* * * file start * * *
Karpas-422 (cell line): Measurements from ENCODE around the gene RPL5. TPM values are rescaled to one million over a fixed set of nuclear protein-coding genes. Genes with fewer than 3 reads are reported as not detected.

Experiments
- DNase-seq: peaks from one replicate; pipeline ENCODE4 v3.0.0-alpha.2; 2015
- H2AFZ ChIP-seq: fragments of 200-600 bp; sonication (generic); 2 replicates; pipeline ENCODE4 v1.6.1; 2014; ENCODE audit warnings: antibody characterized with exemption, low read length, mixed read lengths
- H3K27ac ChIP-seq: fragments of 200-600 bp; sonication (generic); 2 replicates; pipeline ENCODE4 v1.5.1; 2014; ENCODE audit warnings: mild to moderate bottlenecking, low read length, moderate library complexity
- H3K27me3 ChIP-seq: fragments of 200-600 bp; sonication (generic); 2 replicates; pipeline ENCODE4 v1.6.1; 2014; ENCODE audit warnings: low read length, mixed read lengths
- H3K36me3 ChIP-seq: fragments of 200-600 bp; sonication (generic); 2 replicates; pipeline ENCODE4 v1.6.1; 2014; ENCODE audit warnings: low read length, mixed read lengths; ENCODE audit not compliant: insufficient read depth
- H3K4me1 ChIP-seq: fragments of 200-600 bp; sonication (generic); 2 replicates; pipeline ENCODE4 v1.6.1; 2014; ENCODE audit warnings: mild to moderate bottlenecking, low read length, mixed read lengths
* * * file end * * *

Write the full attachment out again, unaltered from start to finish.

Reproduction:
Karpas-422 (cell line): Measurements from ENCODE around the gene RPL5. TPM values are rescaled to one million over a fixed set of nuclear protein-coding genes. Genes with fewer than 3 reads are reported as not detected.

Experiments
- DNase-seq: peaks from one replicate; pipeline ENCODE4 v3.0.0-alpha.2; 2015
- H2AFZ ChIP-seq: fragments of 200-600 bp; sonication (generic); 2 replicates; pipeline ENCODE4 v1.6.1; 2014; ENCODE audit warnings: antibody characterized with exemption, low read length, mixed read lengths
- H3K27ac ChIP-seq: fragments of 200-600 bp; sonication (generic); 2 replicates; pipeline ENCODE4 v1.5.1; 2014; ENCODE audit warnings: mild to moderate bottlenecking, low read length, moderate library complexity
- H3K27me3 ChIP-seq: fragments of 200-600 bp; sonication (generic); 2 replicates; pipeline ENCODE4 v1.6.1; 2014; ENCODE audit warnings: low read length, mixed read lengths
- H3K36me3 ChIP-seq: fragments of 200-600 bp; sonication (generic); 2 replicates; pipeline ENCODE4 v1.6.1; 2014; ENCODE audit warnings: low read length, mixed read lengths; ENCODE audit not compliant: insufficient read depth
- H3K4me1 ChIP-seq: fragments of 200-600 bp; sonication (generic); 2 replicates; pipeline ENCODE4 v1.6.1; 2014; ENCODE audit warnings: mild to moderate bottlenecking, low read length, mixed read lengths